Sean Illing begins with the comment that the question - does god exist - is probably unanswerable. He then says ‘That’s probably why I’ve always found the so-called “New Atheists” misguided in their critiques of religion.’ A question about how our universe operates is unanswerable when available empirical evidence cannot favor one answer over competing answers. Sean Illing could claim that religious supernaturalism versus non-religious naturalism is unanswerable because no amount of empirical evidence will provide decisive proof with absolutely zero chance of being mistaken. But that is an impractical standard that no one applies in any other similar context, and as such is a double standard that must be discarded in any balanced, reasonable, discussion.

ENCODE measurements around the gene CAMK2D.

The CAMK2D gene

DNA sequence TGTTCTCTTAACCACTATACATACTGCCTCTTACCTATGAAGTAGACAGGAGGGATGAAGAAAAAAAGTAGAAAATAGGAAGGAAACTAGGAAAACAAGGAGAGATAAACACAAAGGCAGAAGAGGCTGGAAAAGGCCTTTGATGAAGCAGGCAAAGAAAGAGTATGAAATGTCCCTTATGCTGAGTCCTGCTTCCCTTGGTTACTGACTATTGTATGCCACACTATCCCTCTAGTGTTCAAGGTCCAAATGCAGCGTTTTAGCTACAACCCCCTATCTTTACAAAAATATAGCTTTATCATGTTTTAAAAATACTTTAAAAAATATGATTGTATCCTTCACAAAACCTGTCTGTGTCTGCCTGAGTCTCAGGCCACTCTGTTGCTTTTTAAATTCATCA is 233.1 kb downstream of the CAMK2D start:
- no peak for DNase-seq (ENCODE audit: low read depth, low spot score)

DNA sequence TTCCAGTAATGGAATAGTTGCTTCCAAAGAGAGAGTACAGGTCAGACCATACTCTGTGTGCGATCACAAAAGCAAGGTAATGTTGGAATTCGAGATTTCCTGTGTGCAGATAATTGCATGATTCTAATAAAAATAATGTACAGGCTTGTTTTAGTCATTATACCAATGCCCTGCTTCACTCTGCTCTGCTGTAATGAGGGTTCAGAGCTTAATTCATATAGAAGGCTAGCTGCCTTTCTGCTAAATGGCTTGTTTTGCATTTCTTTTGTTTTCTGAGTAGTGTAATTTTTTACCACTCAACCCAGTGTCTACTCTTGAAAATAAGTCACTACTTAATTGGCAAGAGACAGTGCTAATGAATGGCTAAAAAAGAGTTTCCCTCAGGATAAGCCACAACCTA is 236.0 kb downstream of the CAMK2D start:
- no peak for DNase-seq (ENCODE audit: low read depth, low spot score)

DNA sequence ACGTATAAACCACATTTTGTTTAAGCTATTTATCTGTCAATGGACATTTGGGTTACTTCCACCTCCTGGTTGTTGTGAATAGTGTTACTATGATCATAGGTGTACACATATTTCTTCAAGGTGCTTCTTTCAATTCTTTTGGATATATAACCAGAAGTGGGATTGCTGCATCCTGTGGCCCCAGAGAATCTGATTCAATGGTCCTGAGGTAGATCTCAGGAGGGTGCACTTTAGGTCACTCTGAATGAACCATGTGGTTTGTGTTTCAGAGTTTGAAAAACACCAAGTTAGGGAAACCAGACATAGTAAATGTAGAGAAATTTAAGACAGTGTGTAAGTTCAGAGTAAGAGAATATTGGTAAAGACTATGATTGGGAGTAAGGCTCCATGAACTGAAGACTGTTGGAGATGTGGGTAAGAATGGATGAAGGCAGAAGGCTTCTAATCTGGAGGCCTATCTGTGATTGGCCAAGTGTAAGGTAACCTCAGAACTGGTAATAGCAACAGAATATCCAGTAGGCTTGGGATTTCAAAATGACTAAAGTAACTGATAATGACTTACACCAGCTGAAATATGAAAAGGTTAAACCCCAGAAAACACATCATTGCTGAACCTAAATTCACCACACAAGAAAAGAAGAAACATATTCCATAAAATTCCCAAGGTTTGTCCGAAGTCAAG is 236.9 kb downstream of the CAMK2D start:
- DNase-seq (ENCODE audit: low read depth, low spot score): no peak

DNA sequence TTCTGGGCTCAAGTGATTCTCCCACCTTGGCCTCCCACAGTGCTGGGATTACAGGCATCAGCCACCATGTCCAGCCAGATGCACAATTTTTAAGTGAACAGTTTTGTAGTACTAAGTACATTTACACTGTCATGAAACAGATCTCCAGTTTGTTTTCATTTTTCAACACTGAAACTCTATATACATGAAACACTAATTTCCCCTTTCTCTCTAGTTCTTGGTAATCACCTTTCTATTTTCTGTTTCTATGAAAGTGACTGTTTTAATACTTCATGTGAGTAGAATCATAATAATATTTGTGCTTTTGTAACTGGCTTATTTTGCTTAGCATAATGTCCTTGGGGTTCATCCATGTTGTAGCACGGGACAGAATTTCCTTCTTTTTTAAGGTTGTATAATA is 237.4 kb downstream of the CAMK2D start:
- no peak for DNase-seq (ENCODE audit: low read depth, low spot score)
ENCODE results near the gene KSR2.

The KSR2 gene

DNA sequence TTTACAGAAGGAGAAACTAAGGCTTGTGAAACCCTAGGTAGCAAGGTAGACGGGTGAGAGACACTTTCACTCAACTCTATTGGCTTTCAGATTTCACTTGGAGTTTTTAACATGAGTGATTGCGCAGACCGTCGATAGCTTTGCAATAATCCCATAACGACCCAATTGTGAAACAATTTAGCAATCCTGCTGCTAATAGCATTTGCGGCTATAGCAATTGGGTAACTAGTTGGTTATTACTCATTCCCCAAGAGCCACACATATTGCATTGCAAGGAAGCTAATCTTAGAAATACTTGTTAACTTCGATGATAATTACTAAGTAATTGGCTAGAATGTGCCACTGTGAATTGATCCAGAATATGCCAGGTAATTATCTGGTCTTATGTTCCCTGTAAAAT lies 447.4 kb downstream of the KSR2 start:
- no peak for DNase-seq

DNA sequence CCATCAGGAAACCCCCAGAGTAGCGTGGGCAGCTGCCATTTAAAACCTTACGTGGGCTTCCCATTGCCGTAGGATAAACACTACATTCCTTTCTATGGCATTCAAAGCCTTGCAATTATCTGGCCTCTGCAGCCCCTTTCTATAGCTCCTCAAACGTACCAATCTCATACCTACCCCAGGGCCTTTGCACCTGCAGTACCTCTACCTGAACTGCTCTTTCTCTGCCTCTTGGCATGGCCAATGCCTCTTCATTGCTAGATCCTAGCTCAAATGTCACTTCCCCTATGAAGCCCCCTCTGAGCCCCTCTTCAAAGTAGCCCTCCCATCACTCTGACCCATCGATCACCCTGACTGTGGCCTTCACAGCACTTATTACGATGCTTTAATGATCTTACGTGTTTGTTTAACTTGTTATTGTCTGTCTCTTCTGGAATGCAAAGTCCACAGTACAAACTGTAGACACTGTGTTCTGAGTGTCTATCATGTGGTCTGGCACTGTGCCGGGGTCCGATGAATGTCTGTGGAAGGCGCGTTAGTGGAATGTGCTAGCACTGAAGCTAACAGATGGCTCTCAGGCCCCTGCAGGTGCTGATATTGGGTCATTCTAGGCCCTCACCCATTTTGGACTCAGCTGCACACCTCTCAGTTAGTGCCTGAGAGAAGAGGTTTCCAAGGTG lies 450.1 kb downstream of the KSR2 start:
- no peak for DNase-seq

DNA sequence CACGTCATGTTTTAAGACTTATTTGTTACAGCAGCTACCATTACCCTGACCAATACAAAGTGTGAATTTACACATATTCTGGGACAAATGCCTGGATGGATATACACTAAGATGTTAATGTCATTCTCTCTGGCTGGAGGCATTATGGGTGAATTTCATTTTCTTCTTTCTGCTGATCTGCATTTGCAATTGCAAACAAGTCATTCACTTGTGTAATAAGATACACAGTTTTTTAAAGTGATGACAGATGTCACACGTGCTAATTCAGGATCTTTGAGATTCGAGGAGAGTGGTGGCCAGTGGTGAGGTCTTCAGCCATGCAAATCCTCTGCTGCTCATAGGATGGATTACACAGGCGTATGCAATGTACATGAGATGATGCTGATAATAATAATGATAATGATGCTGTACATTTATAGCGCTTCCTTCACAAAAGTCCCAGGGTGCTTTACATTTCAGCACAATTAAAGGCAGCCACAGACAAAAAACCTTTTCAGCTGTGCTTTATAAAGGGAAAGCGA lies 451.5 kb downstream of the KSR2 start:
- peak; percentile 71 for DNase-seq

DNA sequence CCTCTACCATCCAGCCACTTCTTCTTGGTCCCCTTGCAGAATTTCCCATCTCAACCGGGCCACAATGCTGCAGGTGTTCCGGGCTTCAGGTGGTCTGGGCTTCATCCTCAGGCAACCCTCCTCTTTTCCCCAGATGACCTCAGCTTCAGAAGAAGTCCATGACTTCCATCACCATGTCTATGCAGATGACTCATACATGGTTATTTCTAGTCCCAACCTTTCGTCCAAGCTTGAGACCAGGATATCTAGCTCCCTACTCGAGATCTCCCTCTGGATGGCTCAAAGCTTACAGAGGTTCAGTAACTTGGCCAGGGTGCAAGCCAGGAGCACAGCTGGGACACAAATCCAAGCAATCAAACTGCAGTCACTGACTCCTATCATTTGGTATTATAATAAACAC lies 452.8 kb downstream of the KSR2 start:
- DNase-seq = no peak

When we discover something new about how the universe operates it is sometimes possible to evaluate whether that new discovery is more consistent with the constraints of naturalism or with the absence of such constraints. Therefore, the overall available empirical evidence is not silent or missing on this question. Therefore, this question is answerable by the only reliable method we have to adjudicate such a question: Best fit with the overall available empirical evidence. Before we declare that this question is unanswerable, we need some explanation for why we should disregard the large amount of empirical evidence that we have that our universe operates within the constraints of naturalism and the corresponding lack of good evidence to the contrary.